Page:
A South Lake Tahoe, California resident was diagnosed with plague, believed to have been caused after being bitten by an infected flea per a county statement.
The individual was unnamed in reports but is being treated and is recovering at home, El Dorado County said in a statement.
The person may have been bitten while walking their dog along the Truckee River Corridor of Highway 50 or the Tahoe Keys area in South Lake Tahoe, per the same statement.
Y. pestis, the bacteria that causes bubonic plague, spreads through infected fleas or animals, including rodents and squirrels. Most recently, multiple people in China were confirmed to have been infected with the plague in July and August after eating marmot, which are animals hunted for their fur and are popular among international traders.
Marmot is also believed to have caused the 1911 pneumonic plague in China, which killed nearly 63,000 people.
The plague is extremely rare, causing only a couple thousand cases each year, concentrated in Africa, India, and Peru, according to Healthline. In the U.S., there’s only around seven cases per year, usually in southwestern states like Arizona, California, New Mexico, Texas, and Colorado, where wild rodents carry Y. pestis. (RELATED: Squirrel Tests Positive For Bubonic Plague In Colorado)
The geography and climate of the Western U.S. suits them, Amesh Adalja, an infectious-disease specialist at the University of Pittsburgh’s Center for Health Security, told BBC, referring to these areas as the “plague line.” The fact that prairie dogs are “social animals” helps the infected fleas to spread.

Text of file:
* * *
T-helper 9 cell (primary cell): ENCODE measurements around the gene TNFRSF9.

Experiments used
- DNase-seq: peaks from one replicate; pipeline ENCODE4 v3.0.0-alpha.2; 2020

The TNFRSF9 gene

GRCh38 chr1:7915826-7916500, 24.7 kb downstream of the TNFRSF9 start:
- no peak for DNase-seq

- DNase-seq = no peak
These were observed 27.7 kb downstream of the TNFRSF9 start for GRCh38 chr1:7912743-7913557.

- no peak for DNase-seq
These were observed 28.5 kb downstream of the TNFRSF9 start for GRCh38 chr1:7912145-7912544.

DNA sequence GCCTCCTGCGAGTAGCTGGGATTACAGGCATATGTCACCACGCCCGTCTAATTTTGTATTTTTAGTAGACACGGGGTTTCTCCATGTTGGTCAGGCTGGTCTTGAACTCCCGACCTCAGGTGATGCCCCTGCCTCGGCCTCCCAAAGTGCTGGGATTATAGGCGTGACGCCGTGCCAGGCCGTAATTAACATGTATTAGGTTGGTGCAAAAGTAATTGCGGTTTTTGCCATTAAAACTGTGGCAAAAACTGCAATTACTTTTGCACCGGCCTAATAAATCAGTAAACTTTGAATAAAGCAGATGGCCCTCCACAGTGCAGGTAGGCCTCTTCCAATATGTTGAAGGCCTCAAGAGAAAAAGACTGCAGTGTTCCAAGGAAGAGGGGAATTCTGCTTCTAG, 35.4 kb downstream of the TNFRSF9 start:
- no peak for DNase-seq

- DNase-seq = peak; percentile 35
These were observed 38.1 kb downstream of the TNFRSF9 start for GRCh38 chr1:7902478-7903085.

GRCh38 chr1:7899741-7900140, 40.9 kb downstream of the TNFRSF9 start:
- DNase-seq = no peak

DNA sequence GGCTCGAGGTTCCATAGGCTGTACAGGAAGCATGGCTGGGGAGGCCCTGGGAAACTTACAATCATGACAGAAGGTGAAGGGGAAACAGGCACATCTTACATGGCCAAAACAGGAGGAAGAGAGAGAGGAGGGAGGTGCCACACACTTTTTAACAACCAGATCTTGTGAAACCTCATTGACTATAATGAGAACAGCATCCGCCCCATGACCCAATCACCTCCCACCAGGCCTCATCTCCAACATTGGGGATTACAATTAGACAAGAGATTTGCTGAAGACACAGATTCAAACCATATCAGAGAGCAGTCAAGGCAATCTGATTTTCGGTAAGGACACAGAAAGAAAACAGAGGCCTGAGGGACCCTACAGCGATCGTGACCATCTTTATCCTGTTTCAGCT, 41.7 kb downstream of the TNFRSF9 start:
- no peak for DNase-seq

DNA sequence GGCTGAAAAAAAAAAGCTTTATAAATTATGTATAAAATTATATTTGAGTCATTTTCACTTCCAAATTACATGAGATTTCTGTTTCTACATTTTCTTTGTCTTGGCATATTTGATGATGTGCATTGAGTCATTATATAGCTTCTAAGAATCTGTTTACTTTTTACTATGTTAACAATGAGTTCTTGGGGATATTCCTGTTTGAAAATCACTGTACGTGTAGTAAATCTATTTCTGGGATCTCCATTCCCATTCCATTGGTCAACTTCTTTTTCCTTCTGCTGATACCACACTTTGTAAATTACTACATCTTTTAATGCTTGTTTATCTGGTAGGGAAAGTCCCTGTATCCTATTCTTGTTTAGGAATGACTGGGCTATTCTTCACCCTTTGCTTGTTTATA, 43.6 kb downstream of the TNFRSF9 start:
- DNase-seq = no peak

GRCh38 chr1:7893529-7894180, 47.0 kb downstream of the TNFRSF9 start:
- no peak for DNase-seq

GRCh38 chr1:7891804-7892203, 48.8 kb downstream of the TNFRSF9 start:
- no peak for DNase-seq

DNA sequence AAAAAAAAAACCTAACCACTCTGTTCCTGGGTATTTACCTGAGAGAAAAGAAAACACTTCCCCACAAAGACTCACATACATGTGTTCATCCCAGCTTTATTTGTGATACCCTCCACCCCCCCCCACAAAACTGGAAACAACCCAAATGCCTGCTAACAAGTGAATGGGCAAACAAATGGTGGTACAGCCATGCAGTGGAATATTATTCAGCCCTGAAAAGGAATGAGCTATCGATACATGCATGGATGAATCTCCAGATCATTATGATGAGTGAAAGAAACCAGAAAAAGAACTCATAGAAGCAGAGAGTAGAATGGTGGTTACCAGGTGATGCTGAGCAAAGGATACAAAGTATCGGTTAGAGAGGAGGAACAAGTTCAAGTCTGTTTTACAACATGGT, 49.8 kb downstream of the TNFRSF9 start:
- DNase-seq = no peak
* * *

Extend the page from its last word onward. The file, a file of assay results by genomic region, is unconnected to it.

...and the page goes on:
“Prairie dogs are the main reservoir for plague, and they tend to be west of the 100th meridian,” he says, referring to the areas of the U.S. where plague cases were found.
The bacteria is typically transmitted from animal to human and can’t be passed from human to human. Human-to-human transmission can happen with pneumonic plague when cough droplets are spread into the air, but it’s very rare.
While plague was once a death sentence, today it is treated with antibiotics.
To prevent plague, El Dorado County officials recommend people not feed squirrels or other wild rodents, and people should avoid touching or camping near dead rodents. Pets should also avoid dead rodents, especially cats, which “pose a direct threat to humans” because they are highly susceptible to the disease.